Final figures for 2013 released yesterday by the UK Department of Energy (DECC) show that renewables and fossil fuels both accounted for 32% of total electricity generated in Scotland.
Scotland also continues to be a net exporter of electricity – exporting a record 28% of generation in 2013, up from 26% in 2012.
When taking the electricity exported into consideration, renewable sources of electricity accounted for 44.4%t of Scotland’s electricity consumption in 2013 – up from 38.8% in 2012.
The statistics also show that Scotland’s renewable electricity generation in the first three quarters of 2014 was 21% higher compared to same period in 2013. This overall increase is primarily due to a 39% increase in hydro generation and a 13% increase in wind output.
Scottish Energy Minister Fergus Ewing commented: “Renewable generation continues to go from strength to strength in Scotland – now matching fossil fuels for the first time.
“The figures show 2013 was another record breaking year for renewables and we continue to be on track to do the same in 2014. We remain on track for our targets of 50% of demand by 2015 and 100% by 2020.
“Harnessing Scotland’s vast energy wealth has multiple benefits – reducing our carbon emissions, creating jobs and investment and improving the energy security of Scotland and the rest of the UK. And of course communities the length and breadth of Scotland are also benefitting from millions of pounds of community benefit funding.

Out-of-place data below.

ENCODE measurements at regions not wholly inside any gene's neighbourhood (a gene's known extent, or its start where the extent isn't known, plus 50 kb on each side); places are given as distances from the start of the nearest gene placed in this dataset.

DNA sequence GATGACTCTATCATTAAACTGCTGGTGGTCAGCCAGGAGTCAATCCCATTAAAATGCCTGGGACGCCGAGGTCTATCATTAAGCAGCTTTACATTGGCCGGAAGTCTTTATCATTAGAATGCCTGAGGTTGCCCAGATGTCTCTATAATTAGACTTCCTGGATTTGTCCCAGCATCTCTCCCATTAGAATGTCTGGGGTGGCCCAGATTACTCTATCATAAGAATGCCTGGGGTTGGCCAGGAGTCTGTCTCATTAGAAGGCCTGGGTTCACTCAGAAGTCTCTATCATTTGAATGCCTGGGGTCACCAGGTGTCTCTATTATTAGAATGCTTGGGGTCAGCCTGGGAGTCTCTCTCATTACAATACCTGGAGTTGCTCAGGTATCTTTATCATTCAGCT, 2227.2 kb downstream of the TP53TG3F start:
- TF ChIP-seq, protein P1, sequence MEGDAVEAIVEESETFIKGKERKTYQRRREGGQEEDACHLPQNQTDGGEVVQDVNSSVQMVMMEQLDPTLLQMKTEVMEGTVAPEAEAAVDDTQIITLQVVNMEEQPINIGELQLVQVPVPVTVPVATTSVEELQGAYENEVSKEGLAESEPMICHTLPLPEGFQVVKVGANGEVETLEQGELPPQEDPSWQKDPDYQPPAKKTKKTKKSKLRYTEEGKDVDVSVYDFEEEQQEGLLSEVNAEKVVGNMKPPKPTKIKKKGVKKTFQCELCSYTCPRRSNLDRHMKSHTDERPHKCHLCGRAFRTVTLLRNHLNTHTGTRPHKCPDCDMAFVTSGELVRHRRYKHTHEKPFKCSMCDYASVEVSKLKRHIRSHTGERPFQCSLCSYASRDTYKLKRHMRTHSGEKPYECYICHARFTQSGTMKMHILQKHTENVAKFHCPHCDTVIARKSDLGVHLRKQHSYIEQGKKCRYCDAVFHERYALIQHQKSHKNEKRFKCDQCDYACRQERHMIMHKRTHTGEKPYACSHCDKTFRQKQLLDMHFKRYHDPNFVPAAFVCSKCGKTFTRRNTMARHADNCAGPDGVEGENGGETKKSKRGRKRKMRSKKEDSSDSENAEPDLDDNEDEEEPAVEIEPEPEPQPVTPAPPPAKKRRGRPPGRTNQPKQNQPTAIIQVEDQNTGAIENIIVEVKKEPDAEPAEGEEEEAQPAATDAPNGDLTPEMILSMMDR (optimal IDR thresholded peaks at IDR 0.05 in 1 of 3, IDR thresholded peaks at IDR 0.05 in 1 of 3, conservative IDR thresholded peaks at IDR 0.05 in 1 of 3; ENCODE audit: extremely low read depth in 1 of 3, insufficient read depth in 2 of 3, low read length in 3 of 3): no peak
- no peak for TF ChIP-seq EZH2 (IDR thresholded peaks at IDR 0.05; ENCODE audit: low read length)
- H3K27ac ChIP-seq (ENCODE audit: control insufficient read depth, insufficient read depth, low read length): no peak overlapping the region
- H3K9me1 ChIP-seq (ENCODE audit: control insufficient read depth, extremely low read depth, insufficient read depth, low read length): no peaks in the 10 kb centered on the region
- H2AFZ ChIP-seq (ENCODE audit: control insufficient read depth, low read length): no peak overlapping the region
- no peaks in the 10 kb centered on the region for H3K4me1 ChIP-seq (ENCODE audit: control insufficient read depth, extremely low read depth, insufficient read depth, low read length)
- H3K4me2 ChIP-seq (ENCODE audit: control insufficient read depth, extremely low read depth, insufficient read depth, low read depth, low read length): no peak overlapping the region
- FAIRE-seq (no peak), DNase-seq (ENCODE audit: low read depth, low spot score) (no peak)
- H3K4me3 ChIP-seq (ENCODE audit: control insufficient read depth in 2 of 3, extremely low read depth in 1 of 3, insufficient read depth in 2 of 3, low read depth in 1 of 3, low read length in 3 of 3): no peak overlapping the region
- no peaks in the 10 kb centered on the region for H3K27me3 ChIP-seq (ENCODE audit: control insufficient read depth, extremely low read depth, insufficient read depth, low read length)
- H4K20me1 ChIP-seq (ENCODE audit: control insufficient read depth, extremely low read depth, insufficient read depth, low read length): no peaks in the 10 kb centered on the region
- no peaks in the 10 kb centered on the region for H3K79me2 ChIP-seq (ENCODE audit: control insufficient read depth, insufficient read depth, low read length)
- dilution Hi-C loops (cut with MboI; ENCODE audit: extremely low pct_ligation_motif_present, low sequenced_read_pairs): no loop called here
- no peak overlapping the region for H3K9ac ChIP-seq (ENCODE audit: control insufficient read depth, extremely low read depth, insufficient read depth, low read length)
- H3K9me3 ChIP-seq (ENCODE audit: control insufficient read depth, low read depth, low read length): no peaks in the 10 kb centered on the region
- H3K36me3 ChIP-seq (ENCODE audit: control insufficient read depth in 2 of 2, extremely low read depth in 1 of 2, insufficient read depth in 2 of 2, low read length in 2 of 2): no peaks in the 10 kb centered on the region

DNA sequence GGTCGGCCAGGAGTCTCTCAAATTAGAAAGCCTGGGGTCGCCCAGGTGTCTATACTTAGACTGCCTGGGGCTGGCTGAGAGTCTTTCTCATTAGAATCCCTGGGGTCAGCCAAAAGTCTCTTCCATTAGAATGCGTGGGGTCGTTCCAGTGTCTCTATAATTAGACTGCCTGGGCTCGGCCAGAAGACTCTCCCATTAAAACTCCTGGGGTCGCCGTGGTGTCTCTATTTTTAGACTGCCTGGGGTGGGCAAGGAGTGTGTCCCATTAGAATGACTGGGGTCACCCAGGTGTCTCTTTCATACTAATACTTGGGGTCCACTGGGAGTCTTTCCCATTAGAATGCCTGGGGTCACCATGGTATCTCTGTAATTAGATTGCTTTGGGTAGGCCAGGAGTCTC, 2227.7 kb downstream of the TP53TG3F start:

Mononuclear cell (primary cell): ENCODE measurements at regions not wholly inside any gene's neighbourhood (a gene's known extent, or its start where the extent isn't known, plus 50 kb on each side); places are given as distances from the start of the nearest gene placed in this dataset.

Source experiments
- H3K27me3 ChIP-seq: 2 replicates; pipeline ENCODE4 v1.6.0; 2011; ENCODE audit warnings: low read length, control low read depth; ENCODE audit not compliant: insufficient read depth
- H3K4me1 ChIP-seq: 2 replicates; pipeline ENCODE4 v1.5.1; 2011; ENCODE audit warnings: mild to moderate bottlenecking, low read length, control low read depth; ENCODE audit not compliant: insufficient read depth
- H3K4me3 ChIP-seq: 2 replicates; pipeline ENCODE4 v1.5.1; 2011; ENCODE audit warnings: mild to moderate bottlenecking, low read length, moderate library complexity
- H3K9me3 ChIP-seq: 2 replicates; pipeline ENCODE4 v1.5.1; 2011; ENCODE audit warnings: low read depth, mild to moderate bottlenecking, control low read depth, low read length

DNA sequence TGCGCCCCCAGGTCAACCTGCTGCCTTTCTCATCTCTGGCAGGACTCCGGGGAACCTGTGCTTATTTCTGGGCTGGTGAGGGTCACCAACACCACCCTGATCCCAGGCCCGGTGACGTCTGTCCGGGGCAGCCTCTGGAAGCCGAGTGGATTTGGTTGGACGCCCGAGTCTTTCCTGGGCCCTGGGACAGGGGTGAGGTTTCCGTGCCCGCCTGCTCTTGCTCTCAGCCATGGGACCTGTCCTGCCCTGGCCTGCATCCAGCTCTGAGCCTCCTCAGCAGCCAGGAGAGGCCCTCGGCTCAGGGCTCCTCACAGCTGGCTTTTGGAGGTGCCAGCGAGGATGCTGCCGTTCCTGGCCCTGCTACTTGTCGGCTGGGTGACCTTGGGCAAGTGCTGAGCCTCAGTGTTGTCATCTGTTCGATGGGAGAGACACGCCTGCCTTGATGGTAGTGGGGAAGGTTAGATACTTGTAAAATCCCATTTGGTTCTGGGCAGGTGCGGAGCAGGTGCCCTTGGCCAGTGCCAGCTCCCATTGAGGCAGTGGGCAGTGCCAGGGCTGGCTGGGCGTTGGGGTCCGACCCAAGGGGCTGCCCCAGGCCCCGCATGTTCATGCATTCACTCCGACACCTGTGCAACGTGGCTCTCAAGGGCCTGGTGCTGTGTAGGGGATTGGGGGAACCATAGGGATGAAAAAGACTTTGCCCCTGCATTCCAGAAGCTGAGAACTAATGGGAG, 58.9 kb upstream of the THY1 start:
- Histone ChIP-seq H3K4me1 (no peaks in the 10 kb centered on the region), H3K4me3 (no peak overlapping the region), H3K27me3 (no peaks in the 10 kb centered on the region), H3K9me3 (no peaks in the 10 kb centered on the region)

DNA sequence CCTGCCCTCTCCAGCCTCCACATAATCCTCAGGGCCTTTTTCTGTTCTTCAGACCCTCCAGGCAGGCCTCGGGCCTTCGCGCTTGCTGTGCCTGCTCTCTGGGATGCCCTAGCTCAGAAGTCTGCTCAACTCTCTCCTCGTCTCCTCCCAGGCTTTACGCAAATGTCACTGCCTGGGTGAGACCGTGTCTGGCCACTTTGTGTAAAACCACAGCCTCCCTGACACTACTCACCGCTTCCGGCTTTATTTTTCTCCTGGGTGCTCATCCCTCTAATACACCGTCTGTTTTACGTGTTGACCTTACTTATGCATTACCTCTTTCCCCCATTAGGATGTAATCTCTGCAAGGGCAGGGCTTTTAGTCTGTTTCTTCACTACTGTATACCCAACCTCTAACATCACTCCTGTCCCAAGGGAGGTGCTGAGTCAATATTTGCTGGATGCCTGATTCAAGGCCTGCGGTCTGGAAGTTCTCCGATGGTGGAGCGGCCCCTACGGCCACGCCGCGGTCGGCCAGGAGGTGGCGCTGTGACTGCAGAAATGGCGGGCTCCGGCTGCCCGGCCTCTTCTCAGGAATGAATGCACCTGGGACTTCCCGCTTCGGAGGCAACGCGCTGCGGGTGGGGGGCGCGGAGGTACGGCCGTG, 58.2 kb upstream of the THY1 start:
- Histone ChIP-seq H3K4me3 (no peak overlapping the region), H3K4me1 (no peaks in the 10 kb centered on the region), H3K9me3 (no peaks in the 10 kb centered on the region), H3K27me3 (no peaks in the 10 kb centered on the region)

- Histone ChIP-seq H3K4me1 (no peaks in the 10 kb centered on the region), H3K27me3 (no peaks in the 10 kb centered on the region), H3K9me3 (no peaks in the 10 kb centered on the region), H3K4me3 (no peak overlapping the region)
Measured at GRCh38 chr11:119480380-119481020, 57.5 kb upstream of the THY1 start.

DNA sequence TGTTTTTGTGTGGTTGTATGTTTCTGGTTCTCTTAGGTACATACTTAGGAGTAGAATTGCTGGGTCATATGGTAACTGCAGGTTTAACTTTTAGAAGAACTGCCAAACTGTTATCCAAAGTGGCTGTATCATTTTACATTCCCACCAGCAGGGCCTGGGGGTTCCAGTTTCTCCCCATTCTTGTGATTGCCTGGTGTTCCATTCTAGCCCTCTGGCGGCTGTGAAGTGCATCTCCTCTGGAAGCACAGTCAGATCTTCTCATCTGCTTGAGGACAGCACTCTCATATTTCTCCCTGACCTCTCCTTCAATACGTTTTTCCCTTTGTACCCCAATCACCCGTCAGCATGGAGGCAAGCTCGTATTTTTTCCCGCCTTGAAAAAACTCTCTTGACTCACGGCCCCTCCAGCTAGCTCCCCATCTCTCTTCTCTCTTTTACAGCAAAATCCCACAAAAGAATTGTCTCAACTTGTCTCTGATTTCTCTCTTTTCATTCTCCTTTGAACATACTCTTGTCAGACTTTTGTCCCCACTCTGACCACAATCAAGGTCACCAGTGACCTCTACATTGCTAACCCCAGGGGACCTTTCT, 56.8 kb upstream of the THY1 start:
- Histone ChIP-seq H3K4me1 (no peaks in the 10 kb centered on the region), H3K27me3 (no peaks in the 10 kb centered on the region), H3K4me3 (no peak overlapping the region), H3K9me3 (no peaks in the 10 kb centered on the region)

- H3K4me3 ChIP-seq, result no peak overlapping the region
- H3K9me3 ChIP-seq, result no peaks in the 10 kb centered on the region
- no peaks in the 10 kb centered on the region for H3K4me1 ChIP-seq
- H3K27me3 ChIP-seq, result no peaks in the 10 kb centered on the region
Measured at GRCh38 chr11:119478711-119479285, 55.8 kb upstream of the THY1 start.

“We are committed to making Scotland a leading low carbon investment destination, delivering growth from the growing low carbon sector and ensuring communities across Scotland can benefit from the opportunities that the transition to a low carbon economy brings.
“The Scottish Government has made its energy policy a top priority and has achieved great progress, despite being limited in terms of its devolved responsibilities. We look forward to proposals for more powers encompassing the necessary levers to deliver Scottish priorities.”